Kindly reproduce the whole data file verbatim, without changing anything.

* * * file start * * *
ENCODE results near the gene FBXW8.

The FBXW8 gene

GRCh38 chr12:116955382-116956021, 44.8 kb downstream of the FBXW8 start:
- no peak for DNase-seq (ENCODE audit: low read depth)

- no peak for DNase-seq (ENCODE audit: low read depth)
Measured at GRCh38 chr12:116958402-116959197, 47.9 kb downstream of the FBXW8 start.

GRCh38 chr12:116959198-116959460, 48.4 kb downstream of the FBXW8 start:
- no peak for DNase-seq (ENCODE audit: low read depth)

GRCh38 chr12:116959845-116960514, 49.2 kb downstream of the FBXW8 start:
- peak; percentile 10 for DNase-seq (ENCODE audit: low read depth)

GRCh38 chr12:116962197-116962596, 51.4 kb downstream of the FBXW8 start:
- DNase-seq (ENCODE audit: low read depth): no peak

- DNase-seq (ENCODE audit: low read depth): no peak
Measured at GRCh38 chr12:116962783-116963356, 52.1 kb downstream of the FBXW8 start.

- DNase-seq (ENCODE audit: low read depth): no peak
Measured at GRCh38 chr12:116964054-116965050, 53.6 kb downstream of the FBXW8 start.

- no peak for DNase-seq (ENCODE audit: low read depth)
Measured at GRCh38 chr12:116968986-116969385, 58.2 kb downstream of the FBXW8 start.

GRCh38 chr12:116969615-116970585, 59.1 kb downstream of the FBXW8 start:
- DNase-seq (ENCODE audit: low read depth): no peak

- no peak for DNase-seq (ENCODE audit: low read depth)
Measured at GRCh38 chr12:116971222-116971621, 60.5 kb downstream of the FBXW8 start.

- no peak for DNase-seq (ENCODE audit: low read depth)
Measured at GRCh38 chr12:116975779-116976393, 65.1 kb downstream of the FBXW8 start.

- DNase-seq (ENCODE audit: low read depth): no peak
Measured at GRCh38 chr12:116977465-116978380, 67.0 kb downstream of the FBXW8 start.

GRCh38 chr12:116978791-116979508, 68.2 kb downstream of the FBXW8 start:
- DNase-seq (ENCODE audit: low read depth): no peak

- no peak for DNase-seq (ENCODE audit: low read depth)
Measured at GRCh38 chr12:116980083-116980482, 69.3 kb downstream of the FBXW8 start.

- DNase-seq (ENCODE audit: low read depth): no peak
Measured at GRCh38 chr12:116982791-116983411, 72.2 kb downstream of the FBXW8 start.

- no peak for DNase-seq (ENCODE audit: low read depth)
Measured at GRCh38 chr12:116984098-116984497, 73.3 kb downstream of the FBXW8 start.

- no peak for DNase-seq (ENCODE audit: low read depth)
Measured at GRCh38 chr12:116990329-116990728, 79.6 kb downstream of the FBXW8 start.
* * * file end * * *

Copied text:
ENCODE results near the gene FBXW8.

The FBXW8 gene

GRCh38 chr12:116955382-116956021, 44.8 kb downstream of the FBXW8 start:
- no peak for DNase-seq (ENCODE audit: low read depth)

- no peak for DNase-seq (ENCODE audit: low read depth)
Measured at GRCh38 chr12:116958402-116959197, 47.9 kb downstream of the FBXW8 start.

GRCh38 chr12:116959198-116959460, 48.4 kb downstream of the FBXW8 start:
- no peak for DNase-seq (ENCODE audit: low read depth)

GRCh38 chr12:116959845-116960514, 49.2 kb downstream of the FBXW8 start:
- peak; percentile 10 for DNase-seq (ENCODE audit: low read depth)

GRCh38 chr12:116962197-116962596, 51.4 kb downstream of the FBXW8 start:
- DNase-seq (ENCODE audit: low read depth): no peak

- DNase-seq (ENCODE audit: low read depth): no peak
Measured at GRCh38 chr12:116962783-116963356, 52.1 kb downstream of the FBXW8 start.

- DNase-seq (ENCODE audit: low read depth): no peak
Measured at GRCh38 chr12:116964054-116965050, 53.6 kb downstream of the FBXW8 start.

- no peak for DNase-seq (ENCODE audit: low read depth)
Measured at GRCh38 chr12:116968986-116969385, 58.2 kb downstream of the FBXW8 start.

GRCh38 chr12:116969615-116970585, 59.1 kb downstream of the FBXW8 start:
- DNase-seq (ENCODE audit: low read depth): no peak

- no peak for DNase-seq (ENCODE audit: low read depth)
Measured at GRCh38 chr12:116971222-116971621, 60.5 kb downstream of the FBXW8 start.

- no peak for DNase-seq (ENCODE audit: low read depth)
Measured at GRCh38 chr12:116975779-116976393, 65.1 kb downstream of the FBXW8 start.

- DNase-seq (ENCODE audit: low read depth): no peak
Measured at GRCh38 chr12:116977465-116978380, 67.0 kb downstream of the FBXW8 start.

GRCh38 chr12:116978791-116979508, 68.2 kb downstream of the FBXW8 start:
- DNase-seq (ENCODE audit: low read depth): no peak

- no peak for DNase-seq (ENCODE audit: low read depth)
Measured at GRCh38 chr12:116980083-116980482, 69.3 kb downstream of the FBXW8 start.

- DNase-seq (ENCODE audit: low read depth): no peak
Measured at GRCh38 chr12:116982791-116983411, 72.2 kb downstream of the FBXW8 start.

- no peak for DNase-seq (ENCODE audit: low read depth)
Measured at GRCh38 chr12:116984098-116984497, 73.3 kb downstream of the FBXW8 start.

- no peak for DNase-seq (ENCODE audit: low read depth)
Measured at GRCh38 chr12:116990329-116990728, 79.6 kb downstream of the FBXW8 start.